Clouding the right of khula and applying strict conditions to restrict men from pronouncing talaq, our judiciary is actually working in the direction of reducing men’s right to divorce, because a unilateral right to repudiate marriage is a unique form of dissolution of marriage not familiar to other personal laws in India.[5] What we emphasize here is fault based divorce. The so-called Indian culture celebrates the notion that marriage is a sacrosanct institution which keeps the sexuality of women within the boundary of their family and culture – for life. Therefore, divorce except on fault based grounds are not appreciated by the Indian Courts.[6] But an Islamic understanding of the marriage more in the nature of a contract permits both parties to dissolve the marriage due to incompatibility, rather than persisting on living together even without any affection or marital relationship. In many cases it can be seen that judges take the ground that a unilateral form of divorce is not there in other personal laws to invalidate or to restrict the talaq pronounced by a husband.[7] This can be taken as a classic example of dealing with the “other” about whom the majoritarian judiciary is ignorant. Hence it is not always the gender justice concerns but the unification mentality that is what operates behind restricting talaq.

It is not meant to say that such restrictions on the arbitrary use of talaq are unnecessary. Rather this points to the reluctance of our courts to open the gates of women’s right to divorce on equal footing with men’s rights and their ignorance towards the actual claims of Muslim women. An analysis of cases before the higher courts with respect to Muslim women’s claims related to their marital status reveal that none of these cases are directly challenging the husband’s right to divorce. But the challenge arise at the instance of husband’s refusal to provide maintenance on the ground that they have divorced their wife already and therefore, they are not liable to maintain their wives anymore.[8] This argument is totally based on the continued ignorance of Muslim population as well as the legal fraternity about existing law of the land that is, the right of a divorced wife for maintenance and provisions according to The Muslim Women (Protection of Rights on Divorce) Act, 1986.

This fact points to the real claims of Muslim women which is not an abolition of men’s right, rather their claim is for their right to property and life and security during and after marriage. Instead of ensuring the rights of women to property, why does the legal discourse focus on restricting the right to divorce? This question may take us to the double standard our judiciary has taken while they adjudicate upon the claims of women in their marital property, as we have seen in the case of Khatoon Nisa from Allahabad[9]. No legal effort of restraining men from their right is going to help women when the State is not ready to make space for entertaining women’s rights.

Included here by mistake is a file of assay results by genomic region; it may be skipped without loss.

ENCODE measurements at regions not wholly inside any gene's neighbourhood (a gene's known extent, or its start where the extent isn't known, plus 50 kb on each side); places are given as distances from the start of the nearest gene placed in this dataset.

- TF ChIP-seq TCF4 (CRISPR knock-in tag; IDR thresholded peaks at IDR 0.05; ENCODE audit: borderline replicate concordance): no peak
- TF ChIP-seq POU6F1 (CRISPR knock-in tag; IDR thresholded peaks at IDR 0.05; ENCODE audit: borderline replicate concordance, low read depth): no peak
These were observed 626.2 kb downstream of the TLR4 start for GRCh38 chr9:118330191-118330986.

Restricting men from their rights helps to mask the women’s rights, which are actually provided under the religious principles but unknown to a mainstream Indian society. As Indian judges find this contrary to the dominant Indian culture, they made its benefits impossible to access for Muslim women in India. Therefore before romanticizing the role played by our judiciary in bringing justice for Muslim women, it is good to go back to the language of the judiciary. We can see that majoritarian flavor in celebrated Shahbano[10], and even the Daniel Latifi case[11] where the judiciary used the lens of a ‘good wife’ or ‘mother’ to qualify for the maintenance rights of Muslim women, while these are not criteria in Islam to provide a woman her rights in her marital property and maintenance.

It is necessary for the judiciary to look at the existing provisions of Islamic law regarding marriage and divorce after removing their biased lenses which consider personal laws to be backward and gender unfriendly. Also, it might be a healthy practice for courts to stop constructing the ‘Muslim Woman’ as a pitiful subject, incapable of voicing her needs and demands.

[1] (2016) 2 SCC 36

[2] Nafeesa v. Moyin

[3] Katherine Lemons, At the Margins of Law: Adjudicating Muslim Families in Contemporary Delhi (2010) (Unpublished Ph.D. thesis, University of California, Berkeley).

[4] See Vatuk, S. “Divorce at the Wife’s Initiative in Muslim Personal Law: What are the Options and What are Their Implications for Women’s Welfare?” in Parashar, A. and Dhanda, A. et. al (eds) Redefining Family Law in India: Essays in Honour of B. Sivaramayya (Routledge, New Delhi, 2008).

[5] Abbasi, M.Z. “Women’s right to unilateral no-fault based divorce in Pakistan and India” JGLRev (2016).

[6] Flavia Agnes, Family Law II. Marriage, Divorce, and Matrimonial Litigation (OUP, New Delhi, 2012).

[7] Zohara Khatoon v Mohd. Ibrahim A.I.R. 1981 S.C. 1243

[8] Flavia Agnes, “Muslim Women’s Rights and Media Coverage” EPW (2016).

[9] Rahmat Ullah v. State Of U.P II (1994) DMC 64

[10] Md. Ahmed Khan v. Shah Bano Begum (1985 SCR (3) 844).

[11] Danial Latifi v. Union of India (2001 AIR 3958).